A survey conducted by SellCell last holiday season revealed that 4 in 10 U.S. parents with children between the ages of 13 and 18 (40.7 percent) planned to give their child a smartphone. It was the most popular gift choice, followed closely by gaming consoles (30 percent), cash (22 percent... probably so kids could buy their own cellphones and gaming consoles), and computers, laptops, and tablets (17 percent).
This year, due to coronavirus, kids are online more than ever. They need screens for schoolwork and to maintain social connections with peers and family. So it stands to reason that the smartphone and other types of screens will be even more popular to give.
This, of course, begs the question: Is your child ready for a connected device that could potentially give access to anyone, everyone, and everything… at any and all times? That’s an awful lot of responsibility, especially for a child who may still need to be reminded to wear a jacket during a snowstorm or to start their homework before bedtime.
Parents often want to be told the “perfect” age to bestow this gift upon their child. But, frankly, there is no such age. It’s better to carefully assess your own child to determine readiness. This can be done by asking yourself these five questions.
1. Does your child know how to manage his digital reputation?
Everything we post online stays online forever. It can be seen by anyone and everyone, and even if you decide to delete whatever it is you posted, it can be still saved and shared by others. Today, our digital reputation is often the first impression we give the world, and the Internet is flooded with examples of kids whose posting mishaps have cost them dearly. Lost opportunities to attend that dream college or to get the perfect job are not uncommon. This may be too much for a new smartphone owner to wrap his young head around.
2. Does your child know how to make and maintain safe online relationships?
Many kids are unemotionally prepared to deal with cyberbullying or being approached by a predator or know what to do if they are asked to send or receive a sexually explicit photo or message. Your child may not be equipped to deal with revenge porn or sextortion (or even know what those words mean). Even though positive online experiences are far more common than negative ones, kids still need to know what to do when they encounter something scary or harmful. If they don’t, they are just too young to be connected.
3. Does your child know how to protect her privacy and personal information?
In the excitement to sign up for new apps and services that let them share, well, everything with friends, many kids unwittingly give away too much personal information, especially when those too young to know better use social media. (Three-quarters of children between ages 10 and 12 have social media accounts, despite being below the minimum age requirement.) Does your child know that all those fun free apps and services aren’t really free at all? The cost is their personal information, a valuable commodity. And does your child know what those who harvest her information do with it, or how her online experiences are customized based upon the personal information they collect?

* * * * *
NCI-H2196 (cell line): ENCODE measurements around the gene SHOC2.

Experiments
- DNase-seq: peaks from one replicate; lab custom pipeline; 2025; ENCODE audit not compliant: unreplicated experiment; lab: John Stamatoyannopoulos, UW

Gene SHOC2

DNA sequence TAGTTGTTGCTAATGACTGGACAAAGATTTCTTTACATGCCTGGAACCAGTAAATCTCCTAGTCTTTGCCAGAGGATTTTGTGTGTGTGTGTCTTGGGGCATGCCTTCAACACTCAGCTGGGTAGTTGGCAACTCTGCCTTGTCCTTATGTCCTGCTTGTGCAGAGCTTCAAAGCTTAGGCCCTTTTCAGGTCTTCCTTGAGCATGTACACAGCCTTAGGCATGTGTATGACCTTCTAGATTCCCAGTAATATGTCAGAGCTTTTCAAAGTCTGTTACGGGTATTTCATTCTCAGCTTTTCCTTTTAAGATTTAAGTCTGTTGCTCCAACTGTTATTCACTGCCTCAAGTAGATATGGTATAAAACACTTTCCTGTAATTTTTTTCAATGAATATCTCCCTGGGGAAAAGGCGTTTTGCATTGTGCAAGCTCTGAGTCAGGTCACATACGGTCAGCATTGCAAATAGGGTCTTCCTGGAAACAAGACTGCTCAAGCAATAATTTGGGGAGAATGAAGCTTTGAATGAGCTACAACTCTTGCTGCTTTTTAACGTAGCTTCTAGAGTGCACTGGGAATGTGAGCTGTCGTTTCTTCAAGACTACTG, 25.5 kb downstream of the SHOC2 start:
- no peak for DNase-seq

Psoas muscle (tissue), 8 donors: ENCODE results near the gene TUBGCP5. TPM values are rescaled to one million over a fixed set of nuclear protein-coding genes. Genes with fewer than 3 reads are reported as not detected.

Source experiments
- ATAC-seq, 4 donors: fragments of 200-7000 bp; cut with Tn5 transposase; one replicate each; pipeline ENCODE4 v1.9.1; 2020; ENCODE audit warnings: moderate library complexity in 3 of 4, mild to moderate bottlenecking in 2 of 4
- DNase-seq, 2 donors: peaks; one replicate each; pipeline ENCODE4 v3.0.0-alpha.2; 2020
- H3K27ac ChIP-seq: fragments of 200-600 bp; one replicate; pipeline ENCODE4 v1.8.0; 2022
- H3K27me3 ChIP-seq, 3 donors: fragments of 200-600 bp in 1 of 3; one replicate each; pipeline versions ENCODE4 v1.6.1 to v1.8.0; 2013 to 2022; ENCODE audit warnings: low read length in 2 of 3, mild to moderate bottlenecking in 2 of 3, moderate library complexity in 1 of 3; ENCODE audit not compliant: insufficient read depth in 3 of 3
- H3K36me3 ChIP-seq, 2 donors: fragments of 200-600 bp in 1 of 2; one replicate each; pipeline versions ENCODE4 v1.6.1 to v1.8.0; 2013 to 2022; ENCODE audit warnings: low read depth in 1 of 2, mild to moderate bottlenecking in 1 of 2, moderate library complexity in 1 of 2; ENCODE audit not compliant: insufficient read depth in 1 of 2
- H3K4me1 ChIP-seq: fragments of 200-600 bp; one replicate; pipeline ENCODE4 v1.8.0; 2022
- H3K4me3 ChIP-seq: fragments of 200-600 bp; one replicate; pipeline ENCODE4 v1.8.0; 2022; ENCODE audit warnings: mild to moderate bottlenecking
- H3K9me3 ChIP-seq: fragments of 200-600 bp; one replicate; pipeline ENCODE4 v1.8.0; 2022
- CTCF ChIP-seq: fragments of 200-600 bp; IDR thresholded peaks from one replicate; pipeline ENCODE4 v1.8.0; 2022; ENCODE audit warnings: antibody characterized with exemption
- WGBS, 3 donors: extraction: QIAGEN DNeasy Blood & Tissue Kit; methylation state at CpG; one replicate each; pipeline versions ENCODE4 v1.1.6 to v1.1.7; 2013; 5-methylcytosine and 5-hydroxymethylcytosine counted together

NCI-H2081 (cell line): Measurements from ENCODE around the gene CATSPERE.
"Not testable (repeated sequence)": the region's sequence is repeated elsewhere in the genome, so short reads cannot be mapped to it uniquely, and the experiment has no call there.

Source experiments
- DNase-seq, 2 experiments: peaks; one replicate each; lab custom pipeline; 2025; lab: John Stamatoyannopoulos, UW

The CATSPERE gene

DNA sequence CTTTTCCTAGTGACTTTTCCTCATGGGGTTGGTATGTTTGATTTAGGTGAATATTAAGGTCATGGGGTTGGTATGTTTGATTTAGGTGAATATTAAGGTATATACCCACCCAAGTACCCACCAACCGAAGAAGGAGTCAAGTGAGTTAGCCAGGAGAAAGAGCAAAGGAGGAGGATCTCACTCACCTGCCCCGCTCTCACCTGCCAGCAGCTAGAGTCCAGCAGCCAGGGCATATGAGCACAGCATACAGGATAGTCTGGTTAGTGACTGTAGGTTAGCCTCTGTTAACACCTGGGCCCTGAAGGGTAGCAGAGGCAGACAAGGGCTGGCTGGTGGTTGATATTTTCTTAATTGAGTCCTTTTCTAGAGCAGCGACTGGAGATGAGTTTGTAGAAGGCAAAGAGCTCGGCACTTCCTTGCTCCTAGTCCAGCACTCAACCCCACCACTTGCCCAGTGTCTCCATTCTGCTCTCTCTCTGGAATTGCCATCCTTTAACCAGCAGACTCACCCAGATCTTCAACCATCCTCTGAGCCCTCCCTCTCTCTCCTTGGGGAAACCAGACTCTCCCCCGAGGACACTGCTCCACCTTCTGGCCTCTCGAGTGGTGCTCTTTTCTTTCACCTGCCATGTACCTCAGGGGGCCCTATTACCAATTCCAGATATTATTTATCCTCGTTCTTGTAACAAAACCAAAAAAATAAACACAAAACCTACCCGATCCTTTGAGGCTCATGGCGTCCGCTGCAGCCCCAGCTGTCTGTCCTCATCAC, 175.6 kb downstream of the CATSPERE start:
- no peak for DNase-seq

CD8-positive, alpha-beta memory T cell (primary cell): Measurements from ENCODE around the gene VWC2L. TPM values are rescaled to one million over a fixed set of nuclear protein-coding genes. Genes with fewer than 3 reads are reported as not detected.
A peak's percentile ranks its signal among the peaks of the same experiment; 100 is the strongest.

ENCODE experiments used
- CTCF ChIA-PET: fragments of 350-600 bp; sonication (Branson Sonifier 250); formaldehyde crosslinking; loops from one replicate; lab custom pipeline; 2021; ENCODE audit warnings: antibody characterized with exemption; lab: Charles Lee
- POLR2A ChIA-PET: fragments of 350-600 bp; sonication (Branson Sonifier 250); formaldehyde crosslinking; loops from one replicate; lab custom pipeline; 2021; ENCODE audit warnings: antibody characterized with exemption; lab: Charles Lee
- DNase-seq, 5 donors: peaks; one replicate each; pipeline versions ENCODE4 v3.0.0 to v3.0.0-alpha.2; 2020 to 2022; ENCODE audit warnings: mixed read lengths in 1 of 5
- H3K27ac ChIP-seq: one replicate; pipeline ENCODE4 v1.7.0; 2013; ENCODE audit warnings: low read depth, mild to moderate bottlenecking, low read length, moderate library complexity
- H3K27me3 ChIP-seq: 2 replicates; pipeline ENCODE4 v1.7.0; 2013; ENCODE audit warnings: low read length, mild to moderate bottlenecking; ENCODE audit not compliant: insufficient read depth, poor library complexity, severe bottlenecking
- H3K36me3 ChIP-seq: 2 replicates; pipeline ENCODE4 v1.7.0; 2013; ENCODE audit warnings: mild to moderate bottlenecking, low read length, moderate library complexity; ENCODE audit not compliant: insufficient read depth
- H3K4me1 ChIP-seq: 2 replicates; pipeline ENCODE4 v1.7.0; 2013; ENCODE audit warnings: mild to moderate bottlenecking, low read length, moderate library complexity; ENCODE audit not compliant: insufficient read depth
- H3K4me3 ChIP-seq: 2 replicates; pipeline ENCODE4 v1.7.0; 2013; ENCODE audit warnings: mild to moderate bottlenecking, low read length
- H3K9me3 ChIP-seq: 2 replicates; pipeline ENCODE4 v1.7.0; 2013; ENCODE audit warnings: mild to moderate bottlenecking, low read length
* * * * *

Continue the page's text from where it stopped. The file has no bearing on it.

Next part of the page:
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4. Does your child know how to unplug?
By their own accounts, half of teens say they feel “addicted” to their devices. Have you equipped your child with strategies (and reasons) to unplug from his virtual worlds and plug into “real” life now and then? Will your child even recognize when he has spent too much time online. Does he know about the “addictive” features that the tech industry employs to capture and hold on to his attention?
5. Does your child know how to think critically about the information she finds online?
Online misinformation is at an all-time high. Does your child understand that anyone can post anything online? That means she should stop to evaluate online information for its accuracy, authority, currency, and bias.
Does she understand how to report “fake” news, recognize clickbait, and know never to share something she has not first verified as true? Not knowing how to do all of this leaves kids vulnerable to media manipulation and continues to wreak havoc upon our civil discourse.
We're Just Getting Started!
Although these five questions just begin to scratch the surface of all the things kids should know before they use a connected device of any kind, they're a good place to start. If you detect your child isn’t fully educated about the topics above, consider putting on the brakes. Better yet, ask your child’s school if they are teaching digital citizenship or literacy to prepare students for a digital world full of promise and pitfalls. Because whether that smartphone, tablet, computer, or laptop arrives during these holidays or next, sooner or later, your child is going to have to use these devices. Hopefully, that means he will be using them safely and wisely.
Parents can help kids feel safe in scary times.
Kids constantly monitor their environment for danger. Monitor the media they are exposed to.
Watch for signs that they're upset, and listen to what they say. Putting things in context can allay their fears.
Reassure them that you will always be there for them—and so will other people who care.
Teach them to look for the helpers.